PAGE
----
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Protocol of a randomized controlled trial of the effectiveness of physician education and activation versus two rehabilitation programs for the treatment of Whiplash-associated Disorders: The University Health Network Whiplash Intervention Trial

Pierre Côté12*, J David Cassidy12, Simon Carette34, Eleanor Boyle2, Heather M Shearer2, Maja Stupar25, Carlo Ammendolia25, Gabrielle van der Velde256, Jill A Hayden7, Xiaoqing Yang8, Maurits van Tulder9 and John W Frank11011

Author Affiliations

1 Dalla Lana School of Public Health, University of Toronto, Toronto, Canada

2 Division of Health Care & Outcomes Research, Toronto Western Research Institute, University Health Network (UHN Rehabilitation Solutions), Toronto, Canada

3 Department of Medicine, University of Toronto, Toronto, Canada

4 Division of Rheumatology, University Health Network, Toronto, Canada

5 Department of Health Policy Management and Evaluation, University of Toronto, Toronto, Canada

6 Toronto Health Economics and Technology Assessment (THETA) Collaborative, Leslie Dan Pharmacy Building, University of Toronto, Toronto, Canada

7 Department of Community Health & Epidemiology, Faculty of Medicine, Dalhousie University, Halifax, Nova Scotia, Canada

8 Buffalo Grove, IL, USA

9 Department of Health Sciences, Faculty of Earth & Life Sciences, VU University, Amsterdam, Netherlands

10 Scottish Collaboration for Public Health Research & Policy, MRC Human Genetics Unit, Western General Hospital, Edinburgh, UK

11 Public Health Research and Policy, University of Edinburgh, Edinburgh, UK

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Trials 2008, 9:75  doi:10.1186/1745-6215-9-75

Published: 24 December 2008



Whiplash injuries are an important public health problem that is associated with significant disability and high health care utilization. Recent cohort studies suggest that physician care may be the most effective treatment for patients with whiplash-associated disorders. However, these findings have not been tested in a randomized controlled trial. The purpose of this study is to determine which of physician care or two rehabilitation programs of care is most effective in improving recovery of patients with recent whiplash associated disorders.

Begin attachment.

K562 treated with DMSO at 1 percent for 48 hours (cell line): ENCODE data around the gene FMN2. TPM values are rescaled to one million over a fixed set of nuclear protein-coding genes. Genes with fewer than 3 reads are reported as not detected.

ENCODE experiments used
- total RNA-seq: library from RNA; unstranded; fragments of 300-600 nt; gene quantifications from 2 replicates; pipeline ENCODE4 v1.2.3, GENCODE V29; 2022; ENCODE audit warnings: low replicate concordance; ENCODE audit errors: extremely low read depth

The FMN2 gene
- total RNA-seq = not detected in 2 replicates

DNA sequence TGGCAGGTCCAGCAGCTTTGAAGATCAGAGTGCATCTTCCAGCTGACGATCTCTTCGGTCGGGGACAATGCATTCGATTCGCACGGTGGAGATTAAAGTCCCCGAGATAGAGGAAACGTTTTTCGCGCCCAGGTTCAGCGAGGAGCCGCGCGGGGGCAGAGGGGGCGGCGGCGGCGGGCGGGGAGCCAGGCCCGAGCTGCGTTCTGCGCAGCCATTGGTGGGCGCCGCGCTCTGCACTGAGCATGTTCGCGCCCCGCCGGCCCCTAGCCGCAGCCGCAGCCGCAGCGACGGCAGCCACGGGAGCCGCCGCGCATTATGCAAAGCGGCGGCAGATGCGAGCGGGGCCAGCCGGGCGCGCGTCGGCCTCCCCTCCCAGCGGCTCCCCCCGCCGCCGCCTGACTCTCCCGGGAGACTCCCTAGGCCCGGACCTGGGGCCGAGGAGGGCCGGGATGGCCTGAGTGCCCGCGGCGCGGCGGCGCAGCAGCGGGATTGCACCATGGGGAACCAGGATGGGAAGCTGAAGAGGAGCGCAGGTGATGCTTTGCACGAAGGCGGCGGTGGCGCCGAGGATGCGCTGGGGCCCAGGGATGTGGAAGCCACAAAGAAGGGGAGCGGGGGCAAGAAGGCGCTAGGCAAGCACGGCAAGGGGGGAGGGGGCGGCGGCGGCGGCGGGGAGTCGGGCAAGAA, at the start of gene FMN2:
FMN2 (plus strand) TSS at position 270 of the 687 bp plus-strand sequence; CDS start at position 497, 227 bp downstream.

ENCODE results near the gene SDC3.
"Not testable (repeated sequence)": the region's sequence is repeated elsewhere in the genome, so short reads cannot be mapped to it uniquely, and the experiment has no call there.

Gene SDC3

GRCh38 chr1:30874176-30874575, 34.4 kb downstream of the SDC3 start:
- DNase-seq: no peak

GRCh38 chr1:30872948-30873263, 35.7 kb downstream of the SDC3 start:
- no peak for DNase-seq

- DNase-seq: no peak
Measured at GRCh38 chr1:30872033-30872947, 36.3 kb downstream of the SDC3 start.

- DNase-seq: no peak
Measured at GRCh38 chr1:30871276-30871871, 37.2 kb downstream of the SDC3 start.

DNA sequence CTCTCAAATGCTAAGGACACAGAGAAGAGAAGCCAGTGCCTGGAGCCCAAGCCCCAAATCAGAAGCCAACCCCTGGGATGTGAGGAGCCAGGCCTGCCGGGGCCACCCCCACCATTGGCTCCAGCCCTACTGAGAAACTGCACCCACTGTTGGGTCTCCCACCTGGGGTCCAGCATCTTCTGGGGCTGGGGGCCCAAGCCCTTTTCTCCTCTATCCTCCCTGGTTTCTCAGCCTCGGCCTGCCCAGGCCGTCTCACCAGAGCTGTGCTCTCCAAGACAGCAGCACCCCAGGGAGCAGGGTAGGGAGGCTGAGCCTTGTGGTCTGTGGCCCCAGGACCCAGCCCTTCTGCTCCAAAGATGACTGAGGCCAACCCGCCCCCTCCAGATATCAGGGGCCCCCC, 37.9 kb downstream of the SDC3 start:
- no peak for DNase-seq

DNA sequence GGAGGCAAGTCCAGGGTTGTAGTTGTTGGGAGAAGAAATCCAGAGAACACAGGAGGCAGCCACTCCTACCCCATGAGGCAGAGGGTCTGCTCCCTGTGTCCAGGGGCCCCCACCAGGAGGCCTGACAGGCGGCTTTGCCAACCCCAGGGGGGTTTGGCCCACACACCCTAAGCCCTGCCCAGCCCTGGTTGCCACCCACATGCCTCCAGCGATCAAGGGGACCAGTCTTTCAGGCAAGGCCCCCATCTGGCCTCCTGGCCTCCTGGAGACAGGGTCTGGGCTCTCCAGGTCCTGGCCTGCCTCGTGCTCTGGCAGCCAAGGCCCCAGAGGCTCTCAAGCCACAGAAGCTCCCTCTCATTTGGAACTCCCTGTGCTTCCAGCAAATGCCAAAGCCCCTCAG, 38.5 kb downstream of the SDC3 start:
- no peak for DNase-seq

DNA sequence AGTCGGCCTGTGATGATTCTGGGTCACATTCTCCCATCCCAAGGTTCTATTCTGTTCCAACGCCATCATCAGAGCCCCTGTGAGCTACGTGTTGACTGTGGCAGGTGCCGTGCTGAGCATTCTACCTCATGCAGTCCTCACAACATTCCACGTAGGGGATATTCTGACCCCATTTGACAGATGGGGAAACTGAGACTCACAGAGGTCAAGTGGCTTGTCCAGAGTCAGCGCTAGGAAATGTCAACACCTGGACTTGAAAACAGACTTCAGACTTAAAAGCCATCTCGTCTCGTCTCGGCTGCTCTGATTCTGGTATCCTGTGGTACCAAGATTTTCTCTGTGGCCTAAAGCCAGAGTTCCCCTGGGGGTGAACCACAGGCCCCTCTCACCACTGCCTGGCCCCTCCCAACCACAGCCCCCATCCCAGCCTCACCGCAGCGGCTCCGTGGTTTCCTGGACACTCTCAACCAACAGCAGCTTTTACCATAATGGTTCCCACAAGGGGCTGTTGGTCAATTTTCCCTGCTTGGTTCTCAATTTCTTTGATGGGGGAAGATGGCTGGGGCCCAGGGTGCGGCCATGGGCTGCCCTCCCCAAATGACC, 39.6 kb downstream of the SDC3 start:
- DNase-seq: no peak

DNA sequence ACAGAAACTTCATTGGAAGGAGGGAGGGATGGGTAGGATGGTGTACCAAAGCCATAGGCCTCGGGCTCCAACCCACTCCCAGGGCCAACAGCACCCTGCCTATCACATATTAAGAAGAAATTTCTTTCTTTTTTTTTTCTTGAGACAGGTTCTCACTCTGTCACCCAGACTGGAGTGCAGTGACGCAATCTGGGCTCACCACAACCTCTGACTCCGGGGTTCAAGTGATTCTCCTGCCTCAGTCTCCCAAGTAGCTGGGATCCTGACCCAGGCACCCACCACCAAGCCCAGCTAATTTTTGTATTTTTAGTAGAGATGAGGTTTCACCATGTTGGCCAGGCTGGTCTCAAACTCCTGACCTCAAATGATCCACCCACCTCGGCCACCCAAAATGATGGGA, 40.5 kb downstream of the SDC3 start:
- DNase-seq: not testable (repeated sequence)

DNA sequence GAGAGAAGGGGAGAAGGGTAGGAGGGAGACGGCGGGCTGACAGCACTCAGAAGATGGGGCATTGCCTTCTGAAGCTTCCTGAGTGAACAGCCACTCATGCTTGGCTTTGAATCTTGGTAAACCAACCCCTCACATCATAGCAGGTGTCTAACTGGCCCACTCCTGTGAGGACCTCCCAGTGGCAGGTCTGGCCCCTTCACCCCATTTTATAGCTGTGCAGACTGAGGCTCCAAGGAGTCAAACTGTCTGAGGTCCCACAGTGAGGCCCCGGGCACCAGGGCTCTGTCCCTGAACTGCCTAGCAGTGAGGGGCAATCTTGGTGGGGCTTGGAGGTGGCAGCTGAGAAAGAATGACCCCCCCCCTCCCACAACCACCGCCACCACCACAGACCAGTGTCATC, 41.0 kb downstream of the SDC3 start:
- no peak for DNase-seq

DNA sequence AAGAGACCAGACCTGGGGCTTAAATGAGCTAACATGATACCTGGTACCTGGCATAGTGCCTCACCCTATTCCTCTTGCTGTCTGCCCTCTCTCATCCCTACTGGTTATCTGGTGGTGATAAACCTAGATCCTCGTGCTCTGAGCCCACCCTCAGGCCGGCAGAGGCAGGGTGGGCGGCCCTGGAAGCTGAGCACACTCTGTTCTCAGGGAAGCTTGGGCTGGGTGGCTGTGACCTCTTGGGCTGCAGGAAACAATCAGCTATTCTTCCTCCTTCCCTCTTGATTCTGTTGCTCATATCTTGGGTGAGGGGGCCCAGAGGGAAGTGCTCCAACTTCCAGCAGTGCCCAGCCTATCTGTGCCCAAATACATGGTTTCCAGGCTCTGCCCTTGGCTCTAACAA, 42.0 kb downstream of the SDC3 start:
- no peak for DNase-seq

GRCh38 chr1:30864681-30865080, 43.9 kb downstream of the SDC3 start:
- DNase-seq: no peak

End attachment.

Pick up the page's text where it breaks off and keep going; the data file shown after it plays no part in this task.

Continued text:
Methods and Design

We designed a pragmatic randomized clinical trial. A total of 444 participants (148 in each of three arms) who reside in Southern Ontario, Canada will be recruited from a large insurer. We will include individuals who are 18 years of age or older and who are diagnosed with Grade I or II Whiplash-associated Disorders. Participants will be randomized to physician-based education and activation or one of two rehabilitation programs of care currently in use in Ontario. Our primary outcome, self-rated global recovery and all secondary outcomes (neck pain intensity, whiplash disability, health-related quality of life, depressive symptomatology and satisfaction with care) will be measured at baseline by a trial coordinator and at 6 weeks, 3, 6, 9 and 12 months follow-up by an interviewer who is blind to the participants' baseline characteristics and treatment allocation. We will also collect information on general health status, other injuries, comorbidities, expectation of recovery, work status, pain coping, legal representation, and co-interventions. The primary intention-to-treat analysis will compare time to recovery between the three interventions. This trial will have 90% power at an alpha of 0.05 to detect a 20% difference in the rate of perceived recovery at one year. Secondary analyses will compare the health outcomes, rate of recurrence and the rate of adverse events between intervention groups.


The results of this study will provide the public, clinicians and policy makers much needed evidence on the effectiveness of common approaches used to manage whiplash-associated disorders.

Trial registration identifier NCT00546806